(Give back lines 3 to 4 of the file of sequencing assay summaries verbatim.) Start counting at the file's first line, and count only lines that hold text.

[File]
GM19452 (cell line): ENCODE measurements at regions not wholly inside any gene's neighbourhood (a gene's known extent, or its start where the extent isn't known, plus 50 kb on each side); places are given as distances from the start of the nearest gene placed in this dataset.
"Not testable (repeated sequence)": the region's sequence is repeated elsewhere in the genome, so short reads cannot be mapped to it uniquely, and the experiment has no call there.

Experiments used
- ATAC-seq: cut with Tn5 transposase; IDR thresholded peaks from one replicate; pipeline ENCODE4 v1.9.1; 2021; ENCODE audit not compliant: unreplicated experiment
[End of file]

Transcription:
Experiments used
- ATAC-seq: cut with Tn5 transposase; IDR thresholded peaks from one replicate; pipeline ENCODE4 v1.9.1; 2021; ENCODE audit not compliant: unreplicated experiment